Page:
WEST PALM BEACH, Fla. — Florida drivers are spending a larger portion of their salary on car insurance than just about everyone else in the US
That’s according to a new report from Bankrate.com that says drivers in the Sunshine State spend a whopping 4.42% of their annual income on auto insurance.
The only state that devotes a higher portion of its money to insure its vehicles is Louisiana at 5.26%.
The report cited the propensity of hurricanes and flooding in these states, which may drive up costs.
The “True Cost of Auto Insurance” study said on average, drivers nationally are spending $1,771 per year on full coverage car insurance, which is 2.57% of their annual income.
However, Florida drivers exceed that amount, spending an average of $2,762 a year for full coverage.
Relative to their salary, drivers in Florida’s biggest metro areas are paying some of the biggest costs for car insurance in the country.
Among US metro areas, drivers in Tampa and Miami drivers spend the highest percentage of their income on their car insurance, costing them 4.49% and 5.58% of their annual income, the study found.
Orlando ranked low as well at 3.74%, just ahead of Detroit drivers at 4.38%.
Hawaii and Maine ranked as the states with the cheapest insurance relative to a resident’s income.
Bankrate’s data showed that drivers in the Aloha State are paying an average of $1,206 a year, which is only 1.41% of their income, while Maine drivers are paying $876 annually or 1.44% of their income.
The study used quoted rates for 40-year-old drivers with a clean driving record, good credit in all ZIP codes and carriers in all 50 states and Washington, DC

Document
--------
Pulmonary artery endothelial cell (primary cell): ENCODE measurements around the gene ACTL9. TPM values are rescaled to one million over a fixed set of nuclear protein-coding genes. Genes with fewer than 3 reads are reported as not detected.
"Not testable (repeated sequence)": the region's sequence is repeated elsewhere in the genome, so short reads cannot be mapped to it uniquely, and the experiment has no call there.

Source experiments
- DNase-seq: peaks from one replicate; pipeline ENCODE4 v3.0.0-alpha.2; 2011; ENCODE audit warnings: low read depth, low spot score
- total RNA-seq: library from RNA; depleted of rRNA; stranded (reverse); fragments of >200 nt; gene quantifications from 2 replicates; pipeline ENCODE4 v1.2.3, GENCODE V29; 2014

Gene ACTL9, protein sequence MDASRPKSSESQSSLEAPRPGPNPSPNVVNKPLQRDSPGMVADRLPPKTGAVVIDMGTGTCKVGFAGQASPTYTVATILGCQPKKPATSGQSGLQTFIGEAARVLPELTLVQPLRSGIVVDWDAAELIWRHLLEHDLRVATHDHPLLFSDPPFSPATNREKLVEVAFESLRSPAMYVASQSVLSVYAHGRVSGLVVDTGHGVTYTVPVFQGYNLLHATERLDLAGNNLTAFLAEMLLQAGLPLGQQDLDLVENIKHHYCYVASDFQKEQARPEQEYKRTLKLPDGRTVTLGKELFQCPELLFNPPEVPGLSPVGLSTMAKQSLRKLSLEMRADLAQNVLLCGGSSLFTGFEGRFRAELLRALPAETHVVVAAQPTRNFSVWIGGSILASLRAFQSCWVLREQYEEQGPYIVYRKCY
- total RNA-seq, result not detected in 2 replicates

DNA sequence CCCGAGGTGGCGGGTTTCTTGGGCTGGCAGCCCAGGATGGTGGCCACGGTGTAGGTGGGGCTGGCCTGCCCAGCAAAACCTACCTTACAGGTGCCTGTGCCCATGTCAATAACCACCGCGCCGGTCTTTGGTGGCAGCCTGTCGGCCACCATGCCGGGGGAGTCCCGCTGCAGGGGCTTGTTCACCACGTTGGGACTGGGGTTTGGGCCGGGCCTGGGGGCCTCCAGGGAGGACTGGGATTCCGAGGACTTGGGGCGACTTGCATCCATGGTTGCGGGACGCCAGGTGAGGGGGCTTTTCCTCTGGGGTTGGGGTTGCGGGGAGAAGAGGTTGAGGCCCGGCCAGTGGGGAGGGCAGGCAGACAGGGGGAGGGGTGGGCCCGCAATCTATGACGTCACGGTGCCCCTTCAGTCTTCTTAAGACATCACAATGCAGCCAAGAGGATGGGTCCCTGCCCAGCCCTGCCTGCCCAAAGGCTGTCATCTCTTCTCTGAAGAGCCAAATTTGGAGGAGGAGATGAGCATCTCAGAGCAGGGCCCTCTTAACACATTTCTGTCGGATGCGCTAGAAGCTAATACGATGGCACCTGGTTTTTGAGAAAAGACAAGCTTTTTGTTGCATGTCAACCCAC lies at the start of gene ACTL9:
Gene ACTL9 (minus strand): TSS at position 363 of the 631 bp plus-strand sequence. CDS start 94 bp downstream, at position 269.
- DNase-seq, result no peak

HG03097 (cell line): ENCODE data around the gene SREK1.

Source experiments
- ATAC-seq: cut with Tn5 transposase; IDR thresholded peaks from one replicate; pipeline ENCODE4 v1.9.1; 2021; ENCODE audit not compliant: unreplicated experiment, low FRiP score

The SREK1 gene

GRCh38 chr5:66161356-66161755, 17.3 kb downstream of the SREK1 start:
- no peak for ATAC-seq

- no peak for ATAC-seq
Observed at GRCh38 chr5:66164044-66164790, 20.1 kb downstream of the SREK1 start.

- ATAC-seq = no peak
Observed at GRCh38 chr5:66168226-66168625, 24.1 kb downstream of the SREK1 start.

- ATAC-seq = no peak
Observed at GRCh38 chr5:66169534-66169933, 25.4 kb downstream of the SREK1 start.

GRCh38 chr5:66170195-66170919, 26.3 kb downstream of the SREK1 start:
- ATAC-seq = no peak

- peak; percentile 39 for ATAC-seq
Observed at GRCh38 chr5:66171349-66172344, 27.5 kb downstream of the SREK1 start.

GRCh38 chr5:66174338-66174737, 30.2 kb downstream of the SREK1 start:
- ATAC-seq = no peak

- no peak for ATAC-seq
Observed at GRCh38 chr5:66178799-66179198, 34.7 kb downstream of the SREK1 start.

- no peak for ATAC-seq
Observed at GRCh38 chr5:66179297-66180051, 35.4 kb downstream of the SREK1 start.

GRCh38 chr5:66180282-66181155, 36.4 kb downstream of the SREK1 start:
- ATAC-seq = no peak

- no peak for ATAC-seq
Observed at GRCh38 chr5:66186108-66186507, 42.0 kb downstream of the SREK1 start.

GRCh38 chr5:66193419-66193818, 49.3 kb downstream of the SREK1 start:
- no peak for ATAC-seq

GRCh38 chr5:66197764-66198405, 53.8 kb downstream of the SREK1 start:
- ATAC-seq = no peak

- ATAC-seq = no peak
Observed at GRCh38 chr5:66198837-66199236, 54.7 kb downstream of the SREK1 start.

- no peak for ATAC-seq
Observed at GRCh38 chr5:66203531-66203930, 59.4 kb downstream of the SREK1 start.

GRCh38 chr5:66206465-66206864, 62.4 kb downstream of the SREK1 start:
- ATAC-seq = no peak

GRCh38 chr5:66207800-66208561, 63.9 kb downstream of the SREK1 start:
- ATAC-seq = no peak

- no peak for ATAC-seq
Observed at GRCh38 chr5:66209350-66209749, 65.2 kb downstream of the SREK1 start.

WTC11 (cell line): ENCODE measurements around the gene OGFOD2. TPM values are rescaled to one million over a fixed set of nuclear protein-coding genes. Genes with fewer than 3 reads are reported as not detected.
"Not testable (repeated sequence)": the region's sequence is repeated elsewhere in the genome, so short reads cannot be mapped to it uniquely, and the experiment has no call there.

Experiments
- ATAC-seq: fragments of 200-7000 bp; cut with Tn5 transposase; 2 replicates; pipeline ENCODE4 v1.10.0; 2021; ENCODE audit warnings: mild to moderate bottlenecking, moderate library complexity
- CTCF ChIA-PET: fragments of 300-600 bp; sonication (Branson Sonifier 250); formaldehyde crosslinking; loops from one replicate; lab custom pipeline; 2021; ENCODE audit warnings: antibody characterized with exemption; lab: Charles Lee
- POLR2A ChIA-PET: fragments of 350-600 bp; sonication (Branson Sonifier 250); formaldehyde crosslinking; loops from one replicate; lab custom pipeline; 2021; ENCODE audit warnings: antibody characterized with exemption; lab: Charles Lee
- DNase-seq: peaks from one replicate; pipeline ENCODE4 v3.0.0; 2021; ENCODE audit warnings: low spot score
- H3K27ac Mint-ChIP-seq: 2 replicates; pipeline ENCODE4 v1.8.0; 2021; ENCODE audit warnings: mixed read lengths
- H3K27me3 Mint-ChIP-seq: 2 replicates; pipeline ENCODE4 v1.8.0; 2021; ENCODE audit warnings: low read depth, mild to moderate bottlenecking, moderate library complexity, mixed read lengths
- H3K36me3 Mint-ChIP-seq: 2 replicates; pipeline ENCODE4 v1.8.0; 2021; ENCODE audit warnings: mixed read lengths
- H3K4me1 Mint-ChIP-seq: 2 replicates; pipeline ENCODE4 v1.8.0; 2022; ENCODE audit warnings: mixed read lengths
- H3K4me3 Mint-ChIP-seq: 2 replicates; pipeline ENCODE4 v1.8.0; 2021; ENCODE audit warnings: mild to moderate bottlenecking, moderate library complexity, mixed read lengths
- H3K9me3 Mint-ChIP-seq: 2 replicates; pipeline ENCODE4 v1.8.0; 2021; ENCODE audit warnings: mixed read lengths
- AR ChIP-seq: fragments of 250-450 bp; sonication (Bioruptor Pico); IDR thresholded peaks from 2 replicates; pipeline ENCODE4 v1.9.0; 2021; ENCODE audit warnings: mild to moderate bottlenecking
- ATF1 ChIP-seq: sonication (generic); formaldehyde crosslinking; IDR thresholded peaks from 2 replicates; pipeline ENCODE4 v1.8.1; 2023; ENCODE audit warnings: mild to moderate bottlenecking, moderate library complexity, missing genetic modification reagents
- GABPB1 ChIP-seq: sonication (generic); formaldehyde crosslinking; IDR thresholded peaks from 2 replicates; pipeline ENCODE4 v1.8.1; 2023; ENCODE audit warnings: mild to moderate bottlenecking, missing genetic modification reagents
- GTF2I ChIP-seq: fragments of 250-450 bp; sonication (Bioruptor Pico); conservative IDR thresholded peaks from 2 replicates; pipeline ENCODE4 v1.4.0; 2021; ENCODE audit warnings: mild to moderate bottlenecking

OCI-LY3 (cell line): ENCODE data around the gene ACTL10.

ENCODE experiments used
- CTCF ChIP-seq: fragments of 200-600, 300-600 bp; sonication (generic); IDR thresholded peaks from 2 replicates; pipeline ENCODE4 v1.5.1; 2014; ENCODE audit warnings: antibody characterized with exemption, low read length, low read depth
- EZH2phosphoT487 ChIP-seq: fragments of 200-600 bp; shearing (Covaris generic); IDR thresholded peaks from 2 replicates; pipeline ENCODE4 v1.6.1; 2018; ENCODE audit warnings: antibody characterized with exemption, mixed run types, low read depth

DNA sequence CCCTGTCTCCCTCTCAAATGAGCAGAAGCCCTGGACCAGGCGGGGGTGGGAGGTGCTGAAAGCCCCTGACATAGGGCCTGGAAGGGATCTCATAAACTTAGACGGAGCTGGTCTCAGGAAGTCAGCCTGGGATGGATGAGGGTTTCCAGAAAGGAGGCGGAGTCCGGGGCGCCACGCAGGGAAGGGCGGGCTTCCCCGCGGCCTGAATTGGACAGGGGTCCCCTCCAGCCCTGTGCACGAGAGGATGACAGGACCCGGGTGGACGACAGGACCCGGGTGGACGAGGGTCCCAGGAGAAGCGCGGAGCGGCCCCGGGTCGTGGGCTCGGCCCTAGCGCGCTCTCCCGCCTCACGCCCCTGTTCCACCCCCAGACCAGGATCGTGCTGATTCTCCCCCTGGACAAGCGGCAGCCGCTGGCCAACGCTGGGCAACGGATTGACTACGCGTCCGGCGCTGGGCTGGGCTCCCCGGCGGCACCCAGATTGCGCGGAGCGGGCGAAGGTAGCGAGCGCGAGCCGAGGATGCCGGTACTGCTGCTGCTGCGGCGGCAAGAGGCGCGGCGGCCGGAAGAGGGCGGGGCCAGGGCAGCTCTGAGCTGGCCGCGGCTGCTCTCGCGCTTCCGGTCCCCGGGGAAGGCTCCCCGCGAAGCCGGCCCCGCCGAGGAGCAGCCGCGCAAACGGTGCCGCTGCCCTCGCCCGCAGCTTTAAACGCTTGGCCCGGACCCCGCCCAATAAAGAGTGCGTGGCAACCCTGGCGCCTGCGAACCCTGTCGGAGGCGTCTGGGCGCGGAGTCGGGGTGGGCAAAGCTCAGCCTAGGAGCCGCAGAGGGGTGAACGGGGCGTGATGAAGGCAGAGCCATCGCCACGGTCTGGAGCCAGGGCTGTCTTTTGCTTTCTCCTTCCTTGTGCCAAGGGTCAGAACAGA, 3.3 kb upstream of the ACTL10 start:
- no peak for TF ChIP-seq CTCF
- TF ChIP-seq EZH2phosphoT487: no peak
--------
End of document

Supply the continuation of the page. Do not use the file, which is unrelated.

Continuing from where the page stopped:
Data was compiled with the following full coverage limits:
- $100,000 bodily injury liability per person
- $300,000 bodily injury liability per accident
- $50,000 property damage liability per accident
- $100,000 uninsured motorist bodily injury per person
- $300,000 uninsured motorist bodily injury per accident
- $500 collision deductible
- $500 comprehensive deductible
The rates were tabulated based on the profile of a driver who owns a 2020 Toyota Camry, commutes five days a week and drives 12,000 miles annually.
Robert Norberg, the president of Arden Insurance Associates, said what sets Florida apart from other states is the rising number of accident claims and litigation.
“Carriers are still seeing a lot more lawsuits,” Norberg. “We have tons and tons of more people coming into the state — obviously — so there’s going to be more accidents, more people buying insurance.”
Katelyn Haire lives in The Acreage and said her car insurance premium hasn’t increased, but with a teenage driver on the policy, she wouldn’t be surprised.
“I don’t know where we would cut corners honestly,” Haire said.
Norberg advises drivers to ask their carrier about homeowners discounts and bundling discounts.
If you’re open to it, several insurance companies offer discounts if you allow them to track your driving habits, so if you work from home now and drive less, it could mean big savings.
As of right now, the state’s minimum car insurance standards are $10,000 for property damage for other drivers and $10,000 for personal injury protection for yourself.
Insurance agents advise against getting the minimum requirements and say that it may cost you more in the long run if you get into a wreck.
Experts also recommend shopping around for better rates and to consider using an agent.